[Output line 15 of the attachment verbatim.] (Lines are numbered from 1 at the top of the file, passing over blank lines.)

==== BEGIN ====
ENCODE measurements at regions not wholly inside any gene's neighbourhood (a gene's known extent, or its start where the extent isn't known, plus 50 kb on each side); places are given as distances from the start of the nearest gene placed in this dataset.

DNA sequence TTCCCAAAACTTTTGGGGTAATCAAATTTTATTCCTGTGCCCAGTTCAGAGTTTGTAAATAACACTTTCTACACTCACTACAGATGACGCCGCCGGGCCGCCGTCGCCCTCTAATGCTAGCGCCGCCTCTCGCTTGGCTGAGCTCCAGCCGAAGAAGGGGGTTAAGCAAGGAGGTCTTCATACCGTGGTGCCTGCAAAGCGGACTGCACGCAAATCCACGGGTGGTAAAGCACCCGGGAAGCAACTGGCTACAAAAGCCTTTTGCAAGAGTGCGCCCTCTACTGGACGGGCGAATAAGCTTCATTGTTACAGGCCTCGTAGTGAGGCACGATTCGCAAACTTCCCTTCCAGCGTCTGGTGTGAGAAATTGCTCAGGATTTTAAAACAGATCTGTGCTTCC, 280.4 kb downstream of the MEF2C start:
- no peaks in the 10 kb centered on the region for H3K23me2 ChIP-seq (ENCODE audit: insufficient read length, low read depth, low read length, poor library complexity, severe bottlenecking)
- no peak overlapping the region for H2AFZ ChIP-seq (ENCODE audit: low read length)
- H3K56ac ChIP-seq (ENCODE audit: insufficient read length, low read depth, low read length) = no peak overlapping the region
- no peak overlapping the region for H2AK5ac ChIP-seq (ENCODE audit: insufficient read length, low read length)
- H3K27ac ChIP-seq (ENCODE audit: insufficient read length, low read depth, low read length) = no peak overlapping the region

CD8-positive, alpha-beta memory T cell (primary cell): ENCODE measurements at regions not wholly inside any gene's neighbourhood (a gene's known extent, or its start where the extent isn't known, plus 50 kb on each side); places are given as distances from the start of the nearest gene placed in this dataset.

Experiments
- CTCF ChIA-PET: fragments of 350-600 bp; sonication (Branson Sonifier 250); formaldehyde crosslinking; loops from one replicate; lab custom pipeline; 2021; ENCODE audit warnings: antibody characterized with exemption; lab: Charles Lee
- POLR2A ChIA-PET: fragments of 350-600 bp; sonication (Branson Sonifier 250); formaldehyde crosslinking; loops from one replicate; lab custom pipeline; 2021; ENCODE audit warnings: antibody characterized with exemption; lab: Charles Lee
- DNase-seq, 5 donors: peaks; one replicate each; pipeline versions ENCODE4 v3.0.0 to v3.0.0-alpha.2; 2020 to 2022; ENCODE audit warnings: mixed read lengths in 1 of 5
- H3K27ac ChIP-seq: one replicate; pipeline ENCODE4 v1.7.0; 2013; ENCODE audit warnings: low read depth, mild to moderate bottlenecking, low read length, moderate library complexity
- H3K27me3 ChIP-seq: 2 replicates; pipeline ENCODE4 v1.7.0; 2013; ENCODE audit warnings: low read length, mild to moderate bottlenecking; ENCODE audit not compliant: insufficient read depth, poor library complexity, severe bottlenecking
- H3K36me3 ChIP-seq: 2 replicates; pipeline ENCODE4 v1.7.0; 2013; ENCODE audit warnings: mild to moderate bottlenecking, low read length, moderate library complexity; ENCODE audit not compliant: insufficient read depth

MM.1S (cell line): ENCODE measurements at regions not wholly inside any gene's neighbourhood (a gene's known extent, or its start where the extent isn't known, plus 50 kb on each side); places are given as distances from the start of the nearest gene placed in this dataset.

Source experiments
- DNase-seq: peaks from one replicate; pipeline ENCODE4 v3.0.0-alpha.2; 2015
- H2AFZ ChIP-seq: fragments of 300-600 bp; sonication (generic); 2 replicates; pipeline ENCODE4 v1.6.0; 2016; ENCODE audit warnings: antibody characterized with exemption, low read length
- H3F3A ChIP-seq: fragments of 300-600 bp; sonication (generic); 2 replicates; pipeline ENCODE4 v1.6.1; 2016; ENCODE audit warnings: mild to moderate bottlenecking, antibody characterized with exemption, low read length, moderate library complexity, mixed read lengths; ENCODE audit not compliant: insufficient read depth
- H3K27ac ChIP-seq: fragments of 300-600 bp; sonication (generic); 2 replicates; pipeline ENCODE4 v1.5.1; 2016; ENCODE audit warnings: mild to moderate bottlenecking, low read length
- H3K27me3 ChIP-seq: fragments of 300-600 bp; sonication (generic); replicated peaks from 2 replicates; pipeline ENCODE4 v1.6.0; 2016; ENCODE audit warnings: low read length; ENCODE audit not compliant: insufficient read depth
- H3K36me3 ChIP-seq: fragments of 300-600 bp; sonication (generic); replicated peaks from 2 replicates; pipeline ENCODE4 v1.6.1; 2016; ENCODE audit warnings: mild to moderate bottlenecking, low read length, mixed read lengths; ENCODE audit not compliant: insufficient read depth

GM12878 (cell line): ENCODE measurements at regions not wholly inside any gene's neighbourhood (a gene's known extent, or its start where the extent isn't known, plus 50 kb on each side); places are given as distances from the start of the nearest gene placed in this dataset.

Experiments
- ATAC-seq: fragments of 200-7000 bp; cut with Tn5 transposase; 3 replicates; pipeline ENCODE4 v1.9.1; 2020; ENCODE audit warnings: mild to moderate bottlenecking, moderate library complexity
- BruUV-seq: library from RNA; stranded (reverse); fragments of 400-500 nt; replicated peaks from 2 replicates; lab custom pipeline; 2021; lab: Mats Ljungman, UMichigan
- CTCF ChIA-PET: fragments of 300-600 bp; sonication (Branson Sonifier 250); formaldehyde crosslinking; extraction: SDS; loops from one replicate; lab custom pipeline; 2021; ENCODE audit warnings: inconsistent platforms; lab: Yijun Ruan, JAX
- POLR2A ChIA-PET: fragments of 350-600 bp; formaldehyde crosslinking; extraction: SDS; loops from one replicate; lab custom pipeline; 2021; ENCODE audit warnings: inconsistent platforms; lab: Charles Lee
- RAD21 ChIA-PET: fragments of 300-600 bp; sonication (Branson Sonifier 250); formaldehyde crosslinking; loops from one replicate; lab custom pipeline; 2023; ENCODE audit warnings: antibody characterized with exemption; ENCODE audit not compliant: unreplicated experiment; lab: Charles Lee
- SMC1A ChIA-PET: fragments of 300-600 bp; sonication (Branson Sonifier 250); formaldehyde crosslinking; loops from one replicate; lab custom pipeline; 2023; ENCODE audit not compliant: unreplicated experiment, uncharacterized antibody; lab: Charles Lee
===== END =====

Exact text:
- H3K36me3 ChIP-seq: 2 replicates; pipeline ENCODE4 v1.7.0; 2013; ENCODE audit warnings: mild to moderate bottlenecking, low read length, moderate library complexity; ENCODE audit not compliant: insufficient read depth